Kids can get away with so much.

Whether it is because they are adorable or because we can chalk it up to their innocence, they are able to do things that are unthinkable to adults.  The small child that escapes the proper place in the church pew and scampers toward the front of the church is often met with smiles, even if the bishop is offering Mass.  A few weeks ago, a child at an audience with Pope Francis ran to the front and when the Swiss Guards tried to block him, the pope welcomed him forward.

They also seem to have the freedom to just ask for things.  My nephew once saw some money sitting on my parents’ counter and, after clarifying that it was indeed money, asked if he could have $40.  Children are quick to ask for food (even if it is the food you are eating), a drink from your water bottle, and anything else that might be slightly weird for an adult to request.

Yet there is such freedom in their general disposition.  A freedom that is nearly enviable when one considers how they present their needs and desires to those capable of actualizing them.  It made me consider how freeing it would be to approach God the Father in that way.  What would it be like to truly be His child, with all of the fidelity and trust found in the hearts of the little ones?

I was at a prayer meeting a few weeks ago and as we praised and prayed, we were striving to enter the Holy of Holies, the innermost courts of God.  As we rested in the peace and presence of the Lord, I imagined myself to be a little child of about three or four.  Slipping past the guards and the curtains, I found myself in the dwelling place of the Lord.  Small and uninhibited, I could present all of my cares and concerns to the Lord.  The guards couldn’t be too angry–I was only a child.  Too innocent and naive to know I shouldn’t do something, I was given a free pass to slip into the Lord’s sanctuary without worry or fear.  Children have the luxury of being able to just be without thought of the consequences or precautions they should take.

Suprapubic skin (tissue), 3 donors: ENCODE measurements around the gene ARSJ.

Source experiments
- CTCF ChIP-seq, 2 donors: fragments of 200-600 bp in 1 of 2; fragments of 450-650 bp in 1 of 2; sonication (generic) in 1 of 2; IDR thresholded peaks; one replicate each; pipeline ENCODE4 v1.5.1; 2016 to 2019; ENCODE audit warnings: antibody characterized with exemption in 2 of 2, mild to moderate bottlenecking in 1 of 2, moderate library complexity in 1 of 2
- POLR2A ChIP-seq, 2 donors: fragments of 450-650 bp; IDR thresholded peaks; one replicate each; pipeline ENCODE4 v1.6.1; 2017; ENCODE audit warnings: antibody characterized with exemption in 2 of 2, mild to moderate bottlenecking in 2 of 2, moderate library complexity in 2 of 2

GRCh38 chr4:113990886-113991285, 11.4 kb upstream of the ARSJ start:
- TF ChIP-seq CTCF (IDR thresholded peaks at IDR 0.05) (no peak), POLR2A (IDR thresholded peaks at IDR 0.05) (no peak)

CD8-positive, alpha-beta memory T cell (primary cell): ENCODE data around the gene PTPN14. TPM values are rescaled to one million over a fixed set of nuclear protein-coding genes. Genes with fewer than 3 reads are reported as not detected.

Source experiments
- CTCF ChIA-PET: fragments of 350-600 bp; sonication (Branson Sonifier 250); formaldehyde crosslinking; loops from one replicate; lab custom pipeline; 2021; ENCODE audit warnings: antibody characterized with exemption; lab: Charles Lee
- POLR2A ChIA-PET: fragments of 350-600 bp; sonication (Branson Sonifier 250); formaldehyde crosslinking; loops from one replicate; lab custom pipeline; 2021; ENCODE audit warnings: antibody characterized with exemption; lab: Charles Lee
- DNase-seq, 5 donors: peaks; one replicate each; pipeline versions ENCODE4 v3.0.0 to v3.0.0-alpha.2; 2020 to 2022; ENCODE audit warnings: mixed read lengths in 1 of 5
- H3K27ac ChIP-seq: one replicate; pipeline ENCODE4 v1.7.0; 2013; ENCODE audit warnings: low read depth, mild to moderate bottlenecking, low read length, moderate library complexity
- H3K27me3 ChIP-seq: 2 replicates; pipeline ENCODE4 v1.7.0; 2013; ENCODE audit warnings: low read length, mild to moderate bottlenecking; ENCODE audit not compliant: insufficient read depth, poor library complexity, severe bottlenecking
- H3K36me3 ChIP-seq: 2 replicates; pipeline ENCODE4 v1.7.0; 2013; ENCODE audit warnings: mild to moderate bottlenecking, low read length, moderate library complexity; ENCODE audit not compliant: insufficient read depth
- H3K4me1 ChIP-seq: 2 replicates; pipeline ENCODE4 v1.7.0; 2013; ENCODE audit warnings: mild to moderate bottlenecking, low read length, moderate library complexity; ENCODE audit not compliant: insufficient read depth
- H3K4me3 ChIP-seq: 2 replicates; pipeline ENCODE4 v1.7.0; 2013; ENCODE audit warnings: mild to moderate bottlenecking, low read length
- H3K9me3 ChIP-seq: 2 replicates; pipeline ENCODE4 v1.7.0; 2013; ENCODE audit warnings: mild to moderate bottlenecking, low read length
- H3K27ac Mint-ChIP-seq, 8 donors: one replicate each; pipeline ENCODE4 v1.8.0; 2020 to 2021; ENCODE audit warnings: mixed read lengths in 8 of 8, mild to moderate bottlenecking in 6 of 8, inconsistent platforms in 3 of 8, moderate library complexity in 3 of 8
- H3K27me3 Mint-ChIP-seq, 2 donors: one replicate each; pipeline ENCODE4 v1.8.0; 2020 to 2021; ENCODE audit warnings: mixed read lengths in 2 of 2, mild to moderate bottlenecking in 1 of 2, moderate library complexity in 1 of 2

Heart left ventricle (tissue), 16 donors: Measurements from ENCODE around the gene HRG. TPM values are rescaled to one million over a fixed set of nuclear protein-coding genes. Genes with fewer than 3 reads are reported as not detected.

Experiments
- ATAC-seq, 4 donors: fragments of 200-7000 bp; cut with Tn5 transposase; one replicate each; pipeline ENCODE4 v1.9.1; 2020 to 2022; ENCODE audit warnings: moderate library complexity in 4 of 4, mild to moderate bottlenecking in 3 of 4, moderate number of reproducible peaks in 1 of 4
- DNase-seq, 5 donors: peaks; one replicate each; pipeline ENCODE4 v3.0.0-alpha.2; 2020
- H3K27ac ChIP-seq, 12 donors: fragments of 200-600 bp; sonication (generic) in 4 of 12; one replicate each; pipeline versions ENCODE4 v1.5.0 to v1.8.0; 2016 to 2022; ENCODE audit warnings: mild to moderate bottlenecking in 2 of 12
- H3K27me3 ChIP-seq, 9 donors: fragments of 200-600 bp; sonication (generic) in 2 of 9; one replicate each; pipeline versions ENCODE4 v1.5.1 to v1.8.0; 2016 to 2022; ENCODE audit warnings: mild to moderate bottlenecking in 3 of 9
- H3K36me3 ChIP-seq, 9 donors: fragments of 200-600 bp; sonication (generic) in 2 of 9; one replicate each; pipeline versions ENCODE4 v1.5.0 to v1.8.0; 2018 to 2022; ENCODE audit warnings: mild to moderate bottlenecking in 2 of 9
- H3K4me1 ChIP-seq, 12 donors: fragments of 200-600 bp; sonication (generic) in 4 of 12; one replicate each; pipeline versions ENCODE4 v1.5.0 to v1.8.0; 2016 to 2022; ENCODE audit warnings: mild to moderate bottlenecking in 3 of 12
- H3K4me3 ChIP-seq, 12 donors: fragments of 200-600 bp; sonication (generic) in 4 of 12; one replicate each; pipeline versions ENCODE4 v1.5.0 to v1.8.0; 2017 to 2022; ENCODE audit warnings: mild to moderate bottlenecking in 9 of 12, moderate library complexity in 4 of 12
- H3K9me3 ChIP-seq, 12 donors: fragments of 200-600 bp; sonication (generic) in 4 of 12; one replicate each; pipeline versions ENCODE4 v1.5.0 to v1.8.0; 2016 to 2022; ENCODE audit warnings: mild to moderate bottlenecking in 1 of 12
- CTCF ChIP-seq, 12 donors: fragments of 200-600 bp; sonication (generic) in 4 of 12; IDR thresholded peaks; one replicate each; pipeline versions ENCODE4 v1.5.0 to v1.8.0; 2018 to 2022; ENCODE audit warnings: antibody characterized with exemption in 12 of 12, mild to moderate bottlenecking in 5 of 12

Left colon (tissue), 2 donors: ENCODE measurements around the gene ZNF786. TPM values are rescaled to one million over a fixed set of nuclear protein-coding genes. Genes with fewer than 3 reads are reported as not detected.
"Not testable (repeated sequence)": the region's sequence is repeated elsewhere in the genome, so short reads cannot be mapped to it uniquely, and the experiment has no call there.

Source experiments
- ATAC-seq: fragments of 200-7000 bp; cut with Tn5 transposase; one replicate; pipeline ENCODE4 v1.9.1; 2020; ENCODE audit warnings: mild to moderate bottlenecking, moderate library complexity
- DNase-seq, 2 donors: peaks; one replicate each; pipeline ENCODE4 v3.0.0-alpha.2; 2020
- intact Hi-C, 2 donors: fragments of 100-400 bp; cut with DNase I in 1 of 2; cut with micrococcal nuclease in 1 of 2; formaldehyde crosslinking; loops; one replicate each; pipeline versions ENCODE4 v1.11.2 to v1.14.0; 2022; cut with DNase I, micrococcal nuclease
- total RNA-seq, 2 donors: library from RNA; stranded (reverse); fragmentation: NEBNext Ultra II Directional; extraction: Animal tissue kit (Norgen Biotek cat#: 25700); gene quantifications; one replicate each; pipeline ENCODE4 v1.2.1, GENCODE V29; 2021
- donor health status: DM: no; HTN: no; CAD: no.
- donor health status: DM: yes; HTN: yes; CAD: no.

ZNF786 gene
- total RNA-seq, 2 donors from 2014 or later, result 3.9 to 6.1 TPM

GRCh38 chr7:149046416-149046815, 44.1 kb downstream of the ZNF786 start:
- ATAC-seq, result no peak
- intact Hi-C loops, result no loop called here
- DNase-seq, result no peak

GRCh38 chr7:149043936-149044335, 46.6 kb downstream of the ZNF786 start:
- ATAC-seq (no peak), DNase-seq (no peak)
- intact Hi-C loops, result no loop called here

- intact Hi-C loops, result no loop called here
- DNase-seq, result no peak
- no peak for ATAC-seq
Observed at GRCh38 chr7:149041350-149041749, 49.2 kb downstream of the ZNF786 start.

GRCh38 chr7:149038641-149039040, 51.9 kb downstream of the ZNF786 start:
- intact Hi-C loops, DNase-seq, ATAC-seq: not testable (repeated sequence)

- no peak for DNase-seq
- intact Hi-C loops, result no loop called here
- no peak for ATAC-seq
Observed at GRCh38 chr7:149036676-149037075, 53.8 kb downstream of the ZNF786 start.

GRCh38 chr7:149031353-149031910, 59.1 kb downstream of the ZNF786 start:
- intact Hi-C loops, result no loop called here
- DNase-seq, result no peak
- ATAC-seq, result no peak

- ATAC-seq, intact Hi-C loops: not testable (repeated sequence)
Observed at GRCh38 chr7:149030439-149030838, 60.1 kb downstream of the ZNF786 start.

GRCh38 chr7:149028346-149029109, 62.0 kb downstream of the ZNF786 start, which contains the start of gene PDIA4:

How hard it is for adults to do the same thing.  We worry about things that we cannot possibly change or alter.

And which of you by being anxious can add a cubit to his span of life?  If then you are not able to do as small a thing as that, why are you anxious about the rest? 

Luke 12:25-26

On the brink of this new year, I want to delve into a greater filial trust of the Father.  God cares most about my life, far beyond my parents, siblings, co-workers, or friends.  He most greatly desires my good: shouldn’t I entrust everything to Him?  This ought to be my Year of Trust.  A year of intentionally falling into His faithful hands, emptying my heart of any self-reliance I might have fearfully stored up.  He must increase and I must decrease.  Because when I mistakenly make myself the arbiter of my life than I will naturally feel stressed, overwhelmed, and unsteady.  I cannot sustain myself and I am continually surprised by how many lessons it takes for me to truly learn this truth.

He is Good, He is Faithful, He Provides.  May this be the hymn of my heart in this new year.

Fear not, little flock, for it is your Father’s good pleasure to give you the kingdom.  Sell your possessions, and give alms; provide yourselves with purses that do not grow old, with a treasure in the heavens that does not fail, where no thief approaches and no moth destroys.  For where your treasure is, there will your heart be also.

Luke 12:32-34

Photo by Derek Thomson on Unsplash

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